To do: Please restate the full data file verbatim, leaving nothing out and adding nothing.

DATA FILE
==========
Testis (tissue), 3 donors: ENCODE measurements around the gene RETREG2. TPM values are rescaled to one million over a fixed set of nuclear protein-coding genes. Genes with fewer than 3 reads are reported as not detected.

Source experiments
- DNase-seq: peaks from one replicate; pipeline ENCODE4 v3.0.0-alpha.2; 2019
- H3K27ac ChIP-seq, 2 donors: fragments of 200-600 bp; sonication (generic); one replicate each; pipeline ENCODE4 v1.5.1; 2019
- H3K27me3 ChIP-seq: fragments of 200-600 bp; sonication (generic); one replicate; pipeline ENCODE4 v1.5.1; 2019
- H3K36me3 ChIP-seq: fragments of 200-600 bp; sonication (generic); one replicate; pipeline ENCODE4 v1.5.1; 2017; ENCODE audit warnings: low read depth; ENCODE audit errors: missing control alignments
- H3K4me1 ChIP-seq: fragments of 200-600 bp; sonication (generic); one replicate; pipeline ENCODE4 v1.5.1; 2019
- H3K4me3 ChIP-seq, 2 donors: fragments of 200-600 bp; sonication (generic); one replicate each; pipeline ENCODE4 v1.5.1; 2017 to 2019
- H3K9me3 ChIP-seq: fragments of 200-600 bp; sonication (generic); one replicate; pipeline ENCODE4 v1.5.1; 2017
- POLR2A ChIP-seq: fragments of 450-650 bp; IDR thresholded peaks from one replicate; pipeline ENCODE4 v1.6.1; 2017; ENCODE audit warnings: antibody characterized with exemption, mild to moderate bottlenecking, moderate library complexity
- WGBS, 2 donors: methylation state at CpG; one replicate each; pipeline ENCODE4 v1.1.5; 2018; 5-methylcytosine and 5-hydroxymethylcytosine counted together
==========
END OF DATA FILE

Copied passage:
Testis (tissue), 3 donors: ENCODE measurements around the gene RETREG2. TPM values are rescaled to one million over a fixed set of nuclear protein-coding genes. Genes with fewer than 3 reads are reported as not detected.

Source experiments
- DNase-seq: peaks from one replicate; pipeline ENCODE4 v3.0.0-alpha.2; 2019
- H3K27ac ChIP-seq, 2 donors: fragments of 200-600 bp; sonication (generic); one replicate each; pipeline ENCODE4 v1.5.1; 2019
- H3K27me3 ChIP-seq: fragments of 200-600 bp; sonication (generic); one replicate; pipeline ENCODE4 v1.5.1; 2019
- H3K36me3 ChIP-seq: fragments of 200-600 bp; sonication (generic); one replicate; pipeline ENCODE4 v1.5.1; 2017; ENCODE audit warnings: low read depth; ENCODE audit errors: missing control alignments
- H3K4me1 ChIP-seq: fragments of 200-600 bp; sonication (generic); one replicate; pipeline ENCODE4 v1.5.1; 2019
- H3K4me3 ChIP-seq, 2 donors: fragments of 200-600 bp; sonication (generic); one replicate each; pipeline ENCODE4 v1.5.1; 2017 to 2019
- H3K9me3 ChIP-seq: fragments of 200-600 bp; sonication (generic); one replicate; pipeline ENCODE4 v1.5.1; 2017
- POLR2A ChIP-seq: fragments of 450-650 bp; IDR thresholded peaks from one replicate; pipeline ENCODE4 v1.6.1; 2017; ENCODE audit warnings: antibody characterized with exemption, mild to moderate bottlenecking, moderate library complexity
- WGBS, 2 donors: methylation state at CpG; one replicate each; pipeline ENCODE4 v1.1.5; 2018; 5-methylcytosine and 5-hydroxymethylcytosine counted together